Being considered an influencer comes from creating the work that drives readers and followers to the outlets where the art appears. In my case, I would attribute this influencer status to the work I executed in Victory & Reseda, through social media efforts on Facebook, Twitter and Google+, and my presence on Lavender magazine. It is not as easy as one thinks, yet it is a necessary path to take in order to gain traction in today's expansive coverage of the automotive industry.

To understand my role in this larger scheme of things, I had to change the way I looked at who exactly made up my readership. There were moments when I shook my first at the subcultures I identified with in gay male society – bears and chubs/chasers – in thinking they would be my primary support for my efforts. To consider them a demographic would a very limiting, but it also gave me some grounding towards a starting point for some perspective. I had no choice but to change my vision as to whom would benefit from reading this work.

Through Lavender, my goal is to reach out to every aspect of the LGBT community in the magazine's footprint of Minnesota, North Dakota, South Dakota and parts of Iowa and Wisconsin. This is where a bulk of my vehicle reviews will appear first. I welcome all to the conversation as long as they understand that what I do is a mix of consumer information and automotive enthusiasm. For Victory & Reseda readers, I am tasked to deliver elements that automotive people love – history and some perspective on this industry being a huge driver these days on this site. As I participate in Twitter chats and engage elsewhere in social media, I am grateful for the reach this work to automotive enthusiasts in Edmonton and Southwest Ontario to my high school friends in Southern California – and everyone else in-between.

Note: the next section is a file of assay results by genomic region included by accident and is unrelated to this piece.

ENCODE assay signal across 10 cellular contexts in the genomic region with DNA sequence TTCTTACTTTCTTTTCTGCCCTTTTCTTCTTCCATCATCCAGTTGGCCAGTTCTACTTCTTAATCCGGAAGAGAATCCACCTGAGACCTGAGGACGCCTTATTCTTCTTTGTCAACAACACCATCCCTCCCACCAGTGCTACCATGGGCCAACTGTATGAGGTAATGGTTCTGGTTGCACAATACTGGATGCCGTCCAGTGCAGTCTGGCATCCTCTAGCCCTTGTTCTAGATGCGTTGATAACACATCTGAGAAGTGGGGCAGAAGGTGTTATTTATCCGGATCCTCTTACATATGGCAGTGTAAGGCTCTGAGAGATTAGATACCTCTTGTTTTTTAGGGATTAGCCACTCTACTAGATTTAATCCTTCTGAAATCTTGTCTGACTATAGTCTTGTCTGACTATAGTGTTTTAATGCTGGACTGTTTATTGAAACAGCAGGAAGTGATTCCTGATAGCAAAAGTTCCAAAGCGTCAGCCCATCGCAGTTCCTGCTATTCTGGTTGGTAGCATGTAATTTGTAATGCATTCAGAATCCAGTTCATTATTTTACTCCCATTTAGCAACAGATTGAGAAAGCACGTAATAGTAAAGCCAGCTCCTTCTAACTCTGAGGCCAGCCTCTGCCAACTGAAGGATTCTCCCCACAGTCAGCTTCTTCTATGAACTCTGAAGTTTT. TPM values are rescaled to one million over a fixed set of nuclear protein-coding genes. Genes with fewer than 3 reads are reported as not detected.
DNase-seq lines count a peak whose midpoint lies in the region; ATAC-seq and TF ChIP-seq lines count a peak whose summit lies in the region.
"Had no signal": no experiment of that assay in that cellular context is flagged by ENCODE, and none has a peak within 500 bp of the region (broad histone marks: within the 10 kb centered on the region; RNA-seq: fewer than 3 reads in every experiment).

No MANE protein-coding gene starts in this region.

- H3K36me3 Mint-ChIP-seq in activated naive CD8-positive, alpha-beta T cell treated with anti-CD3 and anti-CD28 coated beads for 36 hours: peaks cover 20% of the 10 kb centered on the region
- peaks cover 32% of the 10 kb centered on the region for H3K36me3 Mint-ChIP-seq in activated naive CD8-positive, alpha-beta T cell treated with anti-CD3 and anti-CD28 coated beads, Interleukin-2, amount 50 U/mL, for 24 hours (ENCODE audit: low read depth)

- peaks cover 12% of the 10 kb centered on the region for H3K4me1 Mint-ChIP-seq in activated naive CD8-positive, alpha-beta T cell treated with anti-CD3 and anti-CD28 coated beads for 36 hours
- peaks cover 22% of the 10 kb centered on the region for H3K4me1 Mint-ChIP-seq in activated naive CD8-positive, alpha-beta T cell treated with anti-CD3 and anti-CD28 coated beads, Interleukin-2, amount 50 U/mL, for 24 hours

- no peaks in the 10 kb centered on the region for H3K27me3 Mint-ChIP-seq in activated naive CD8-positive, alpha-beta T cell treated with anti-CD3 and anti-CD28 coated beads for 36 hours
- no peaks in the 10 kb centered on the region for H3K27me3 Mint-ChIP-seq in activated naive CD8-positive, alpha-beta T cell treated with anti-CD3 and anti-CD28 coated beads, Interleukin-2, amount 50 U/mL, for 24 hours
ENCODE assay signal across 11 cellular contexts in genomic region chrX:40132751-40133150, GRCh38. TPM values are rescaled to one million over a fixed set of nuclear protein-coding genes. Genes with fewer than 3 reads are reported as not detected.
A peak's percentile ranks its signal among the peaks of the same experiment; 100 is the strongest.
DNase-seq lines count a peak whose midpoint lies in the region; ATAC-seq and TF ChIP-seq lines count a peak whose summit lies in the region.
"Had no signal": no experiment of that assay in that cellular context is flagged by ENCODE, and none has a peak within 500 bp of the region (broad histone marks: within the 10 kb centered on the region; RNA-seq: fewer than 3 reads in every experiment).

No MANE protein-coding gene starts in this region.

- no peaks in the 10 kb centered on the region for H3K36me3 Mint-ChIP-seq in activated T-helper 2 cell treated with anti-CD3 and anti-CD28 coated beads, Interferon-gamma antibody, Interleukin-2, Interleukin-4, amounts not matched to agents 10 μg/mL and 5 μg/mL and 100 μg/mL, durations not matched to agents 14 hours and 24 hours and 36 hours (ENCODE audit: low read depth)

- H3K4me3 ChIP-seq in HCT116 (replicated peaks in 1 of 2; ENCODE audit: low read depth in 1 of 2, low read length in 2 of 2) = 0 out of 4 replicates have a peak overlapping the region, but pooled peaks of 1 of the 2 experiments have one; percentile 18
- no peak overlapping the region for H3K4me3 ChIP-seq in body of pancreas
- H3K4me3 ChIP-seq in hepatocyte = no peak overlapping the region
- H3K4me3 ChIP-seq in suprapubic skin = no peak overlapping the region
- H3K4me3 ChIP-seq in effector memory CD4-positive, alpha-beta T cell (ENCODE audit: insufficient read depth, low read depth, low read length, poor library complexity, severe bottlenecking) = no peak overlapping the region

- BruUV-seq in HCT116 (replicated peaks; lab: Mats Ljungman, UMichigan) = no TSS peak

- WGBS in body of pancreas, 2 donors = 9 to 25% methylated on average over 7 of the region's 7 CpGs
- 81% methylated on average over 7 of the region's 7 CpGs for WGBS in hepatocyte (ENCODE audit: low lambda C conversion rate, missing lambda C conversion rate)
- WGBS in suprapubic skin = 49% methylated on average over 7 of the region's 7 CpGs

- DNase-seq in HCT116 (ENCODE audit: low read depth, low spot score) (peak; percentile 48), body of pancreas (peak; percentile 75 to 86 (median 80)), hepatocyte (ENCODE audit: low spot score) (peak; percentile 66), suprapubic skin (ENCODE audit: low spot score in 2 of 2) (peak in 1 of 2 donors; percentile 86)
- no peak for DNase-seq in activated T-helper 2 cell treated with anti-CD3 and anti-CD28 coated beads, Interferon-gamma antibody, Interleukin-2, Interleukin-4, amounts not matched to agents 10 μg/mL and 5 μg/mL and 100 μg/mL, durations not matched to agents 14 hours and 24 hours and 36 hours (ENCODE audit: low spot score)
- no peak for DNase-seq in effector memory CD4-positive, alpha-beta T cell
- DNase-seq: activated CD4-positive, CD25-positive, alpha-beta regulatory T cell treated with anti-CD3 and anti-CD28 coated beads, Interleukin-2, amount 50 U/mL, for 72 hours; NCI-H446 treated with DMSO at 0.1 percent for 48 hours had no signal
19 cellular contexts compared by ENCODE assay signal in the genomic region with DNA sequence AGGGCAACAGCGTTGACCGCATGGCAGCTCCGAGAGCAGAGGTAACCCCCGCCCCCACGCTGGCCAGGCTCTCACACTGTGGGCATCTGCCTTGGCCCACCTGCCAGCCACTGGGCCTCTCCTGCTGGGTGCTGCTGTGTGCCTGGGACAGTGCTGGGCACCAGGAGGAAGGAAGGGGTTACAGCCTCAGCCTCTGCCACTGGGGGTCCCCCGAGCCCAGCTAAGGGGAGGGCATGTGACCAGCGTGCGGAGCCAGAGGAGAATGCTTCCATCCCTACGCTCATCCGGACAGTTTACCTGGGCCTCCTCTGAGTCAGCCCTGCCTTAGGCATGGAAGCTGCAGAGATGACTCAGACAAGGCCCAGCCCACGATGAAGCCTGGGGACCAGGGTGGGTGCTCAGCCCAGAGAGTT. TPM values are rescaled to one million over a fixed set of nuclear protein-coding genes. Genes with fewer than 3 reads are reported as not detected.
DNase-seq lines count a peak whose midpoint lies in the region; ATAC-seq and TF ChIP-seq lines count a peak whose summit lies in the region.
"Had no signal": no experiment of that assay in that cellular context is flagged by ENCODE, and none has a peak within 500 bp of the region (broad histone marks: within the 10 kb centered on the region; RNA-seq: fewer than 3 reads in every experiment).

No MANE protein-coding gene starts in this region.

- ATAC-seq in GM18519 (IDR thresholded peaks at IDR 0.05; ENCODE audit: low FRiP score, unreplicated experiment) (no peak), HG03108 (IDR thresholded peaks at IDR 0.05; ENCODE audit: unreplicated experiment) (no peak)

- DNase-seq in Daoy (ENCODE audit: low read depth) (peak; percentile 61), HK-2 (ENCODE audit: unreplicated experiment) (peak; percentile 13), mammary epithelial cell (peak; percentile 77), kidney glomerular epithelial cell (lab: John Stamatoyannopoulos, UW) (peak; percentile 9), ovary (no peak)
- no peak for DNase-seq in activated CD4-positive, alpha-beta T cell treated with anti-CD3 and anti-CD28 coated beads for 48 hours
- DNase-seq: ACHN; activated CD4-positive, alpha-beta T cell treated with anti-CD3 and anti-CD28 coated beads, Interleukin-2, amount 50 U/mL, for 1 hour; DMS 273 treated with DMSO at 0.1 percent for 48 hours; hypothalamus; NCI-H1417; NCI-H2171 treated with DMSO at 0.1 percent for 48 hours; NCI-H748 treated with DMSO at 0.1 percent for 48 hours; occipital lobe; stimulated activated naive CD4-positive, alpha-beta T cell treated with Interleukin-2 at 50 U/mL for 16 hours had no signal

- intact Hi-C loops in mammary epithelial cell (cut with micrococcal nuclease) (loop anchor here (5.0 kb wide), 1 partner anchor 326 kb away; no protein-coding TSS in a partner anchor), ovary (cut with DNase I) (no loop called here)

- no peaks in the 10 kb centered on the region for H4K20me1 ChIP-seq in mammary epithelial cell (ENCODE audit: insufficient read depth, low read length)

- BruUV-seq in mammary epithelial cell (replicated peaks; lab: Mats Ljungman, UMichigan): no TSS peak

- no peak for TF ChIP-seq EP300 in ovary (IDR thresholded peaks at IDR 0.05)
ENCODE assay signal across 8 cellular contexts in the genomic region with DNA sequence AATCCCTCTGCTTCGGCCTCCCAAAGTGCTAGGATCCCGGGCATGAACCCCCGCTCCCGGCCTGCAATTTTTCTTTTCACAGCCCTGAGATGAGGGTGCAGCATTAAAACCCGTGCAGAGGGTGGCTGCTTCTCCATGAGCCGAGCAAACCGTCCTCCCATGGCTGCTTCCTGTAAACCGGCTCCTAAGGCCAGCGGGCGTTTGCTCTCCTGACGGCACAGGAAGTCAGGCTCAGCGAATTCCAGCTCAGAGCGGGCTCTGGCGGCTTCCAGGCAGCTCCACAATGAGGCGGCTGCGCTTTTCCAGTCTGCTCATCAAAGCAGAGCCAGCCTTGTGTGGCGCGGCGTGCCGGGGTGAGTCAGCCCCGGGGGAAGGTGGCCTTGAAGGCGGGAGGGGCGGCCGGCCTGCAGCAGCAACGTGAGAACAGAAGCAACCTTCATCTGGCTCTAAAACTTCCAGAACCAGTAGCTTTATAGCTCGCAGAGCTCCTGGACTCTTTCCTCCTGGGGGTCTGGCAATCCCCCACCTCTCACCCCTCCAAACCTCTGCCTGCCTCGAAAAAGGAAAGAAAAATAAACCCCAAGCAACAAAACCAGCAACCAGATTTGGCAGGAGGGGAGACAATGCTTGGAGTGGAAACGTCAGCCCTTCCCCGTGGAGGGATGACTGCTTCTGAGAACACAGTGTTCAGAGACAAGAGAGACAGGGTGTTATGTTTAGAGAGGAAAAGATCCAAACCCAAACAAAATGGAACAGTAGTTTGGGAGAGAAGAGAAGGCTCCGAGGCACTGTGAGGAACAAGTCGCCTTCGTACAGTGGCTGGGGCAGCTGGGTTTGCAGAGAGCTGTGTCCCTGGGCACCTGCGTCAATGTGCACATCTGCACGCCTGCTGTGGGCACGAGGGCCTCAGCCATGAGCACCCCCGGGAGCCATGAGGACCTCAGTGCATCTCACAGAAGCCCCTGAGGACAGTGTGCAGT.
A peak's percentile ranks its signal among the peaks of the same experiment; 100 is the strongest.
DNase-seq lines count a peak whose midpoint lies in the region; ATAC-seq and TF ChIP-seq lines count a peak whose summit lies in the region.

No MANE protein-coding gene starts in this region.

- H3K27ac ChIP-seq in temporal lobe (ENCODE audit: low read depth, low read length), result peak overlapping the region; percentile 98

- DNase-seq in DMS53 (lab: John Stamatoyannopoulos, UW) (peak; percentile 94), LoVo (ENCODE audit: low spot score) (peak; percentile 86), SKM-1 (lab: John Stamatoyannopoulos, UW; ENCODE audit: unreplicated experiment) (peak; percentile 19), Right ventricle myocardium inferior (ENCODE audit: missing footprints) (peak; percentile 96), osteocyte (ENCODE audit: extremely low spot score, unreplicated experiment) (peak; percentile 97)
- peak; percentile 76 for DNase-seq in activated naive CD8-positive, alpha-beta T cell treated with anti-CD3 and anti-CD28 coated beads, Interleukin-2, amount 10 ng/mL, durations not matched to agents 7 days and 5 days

At the Chicago Auto Show, I added as much live tweeting for the Motorama LIVE team and its followers as possible. I am grateful for the Motorama LIVE team for having me bring McCormick Place closer to the twitterverse. It falls into my philosophy to help other outlets when needed if I can provide my perspective to meet their mission, vision and goals.

As much work that goes into doing all of this, I'd like to have a bit of fun. It's all in good spirit and with a lot of love for the people I care a lot about (bro-love, not…you know what I mean…I think). If I did not have a sense of humor – thanks to hours of Richard Pryor and Robin Williams on vinyl, comedy on SiriusXM, and YouTube – this work would be quite boring. The healthiest thing a person can do is to laugh – even at poorly executed humor. The worst thing anyone should do is hate. This is my philosophy behind V&R and everything I do in this arena.

This is why I come to McCormick Place every year. To expand this work, find perspective in the subject matter and to build upon the energy for an entire year.

In all, I am glad to have made the connections with my fellow automotive writers, photographers, social media influencers and users, great people from the automotive industry and the fans and enthusiasts that support the work of V&R, Lavender and the multitude of outlets covering the automotive world.

I'm not done, yet. There’s more to accomplish: More events to cover, more automobiles to review, more history to cover, and more news to disseminate and analyze. There are more laughs to be had.

Thank you, Chicago. See you again next February!